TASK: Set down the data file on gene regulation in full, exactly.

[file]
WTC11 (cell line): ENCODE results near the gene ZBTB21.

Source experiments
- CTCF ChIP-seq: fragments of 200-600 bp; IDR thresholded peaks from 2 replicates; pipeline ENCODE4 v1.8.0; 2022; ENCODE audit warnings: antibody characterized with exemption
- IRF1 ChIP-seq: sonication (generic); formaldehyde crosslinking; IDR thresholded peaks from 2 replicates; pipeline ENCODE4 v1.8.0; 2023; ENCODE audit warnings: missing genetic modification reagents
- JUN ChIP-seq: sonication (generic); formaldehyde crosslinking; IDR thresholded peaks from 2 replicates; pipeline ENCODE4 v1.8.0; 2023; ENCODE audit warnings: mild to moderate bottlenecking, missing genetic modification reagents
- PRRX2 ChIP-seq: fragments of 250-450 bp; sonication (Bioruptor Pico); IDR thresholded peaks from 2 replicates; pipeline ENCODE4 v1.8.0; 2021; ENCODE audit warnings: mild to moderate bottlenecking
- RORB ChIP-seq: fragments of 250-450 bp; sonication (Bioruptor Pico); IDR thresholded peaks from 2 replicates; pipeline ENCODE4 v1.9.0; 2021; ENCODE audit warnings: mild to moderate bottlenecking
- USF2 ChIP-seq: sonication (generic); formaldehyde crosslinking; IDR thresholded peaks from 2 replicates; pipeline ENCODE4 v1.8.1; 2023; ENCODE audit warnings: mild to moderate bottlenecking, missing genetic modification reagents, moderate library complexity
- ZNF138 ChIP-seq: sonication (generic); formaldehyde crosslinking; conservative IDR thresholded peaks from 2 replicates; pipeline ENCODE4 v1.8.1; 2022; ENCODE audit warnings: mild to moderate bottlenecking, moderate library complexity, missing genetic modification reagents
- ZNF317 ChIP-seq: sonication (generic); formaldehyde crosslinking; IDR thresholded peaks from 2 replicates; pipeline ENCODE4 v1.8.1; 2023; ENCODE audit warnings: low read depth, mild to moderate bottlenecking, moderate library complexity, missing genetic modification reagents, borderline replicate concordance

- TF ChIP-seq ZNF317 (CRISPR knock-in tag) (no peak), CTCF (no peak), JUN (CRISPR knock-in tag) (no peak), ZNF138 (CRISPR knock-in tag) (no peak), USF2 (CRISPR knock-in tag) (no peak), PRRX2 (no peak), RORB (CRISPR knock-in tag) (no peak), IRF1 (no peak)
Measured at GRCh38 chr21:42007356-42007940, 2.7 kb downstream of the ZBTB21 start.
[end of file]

WTC11 (cell line): ENCODE results near the gene ZBTB21.

Source experiments
- CTCF ChIP-seq: fragments of 200-600 bp; IDR thresholded peaks from 2 replicates; pipeline ENCODE4 v1.8.0; 2022; ENCODE audit warnings: antibody characterized with exemption
- IRF1 ChIP-seq: sonication (generic); formaldehyde crosslinking; IDR thresholded peaks from 2 replicates; pipeline ENCODE4 v1.8.0; 2023; ENCODE audit warnings: missing genetic modification reagents
- JUN ChIP-seq: sonication (generic); formaldehyde crosslinking; IDR thresholded peaks from 2 replicates; pipeline ENCODE4 v1.8.0; 2023; ENCODE audit warnings: mild to moderate bottlenecking, missing genetic modification reagents
- PRRX2 ChIP-seq: fragments of 250-450 bp; sonication (Bioruptor Pico); IDR thresholded peaks from 2 replicates; pipeline ENCODE4 v1.8.0; 2021; ENCODE audit warnings: mild to moderate bottlenecking
- RORB ChIP-seq: fragments of 250-450 bp; sonication (Bioruptor Pico); IDR thresholded peaks from 2 replicates; pipeline ENCODE4 v1.9.0; 2021; ENCODE audit warnings: mild to moderate bottlenecking
- USF2 ChIP-seq: sonication (generic); formaldehyde crosslinking; IDR thresholded peaks from 2 replicates; pipeline ENCODE4 v1.8.1; 2023; ENCODE audit warnings: mild to moderate bottlenecking, missing genetic modification reagents, moderate library complexity
- ZNF138 ChIP-seq: sonication (generic); formaldehyde crosslinking; conservative IDR thresholded peaks from 2 replicates; pipeline ENCODE4 v1.8.1; 2022; ENCODE audit warnings: mild to moderate bottlenecking, moderate library complexity, missing genetic modification reagents
- ZNF317 ChIP-seq: sonication (generic); formaldehyde crosslinking; IDR thresholded peaks from 2 replicates; pipeline ENCODE4 v1.8.1; 2023; ENCODE audit warnings: low read depth, mild to moderate bottlenecking, moderate library complexity, missing genetic modification reagents, borderline replicate concordance

- TF ChIP-seq ZNF317 (CRISPR knock-in tag) (no peak), CTCF (no peak), JUN (CRISPR knock-in tag) (no peak), ZNF138 (CRISPR knock-in tag) (no peak), USF2 (CRISPR knock-in tag) (no peak), PRRX2 (no peak), RORB (CRISPR knock-in tag) (no peak), IRF1 (no peak)
Measured at GRCh38 chr21:42007356-42007940, 2.7 kb downstream of the ZBTB21 start.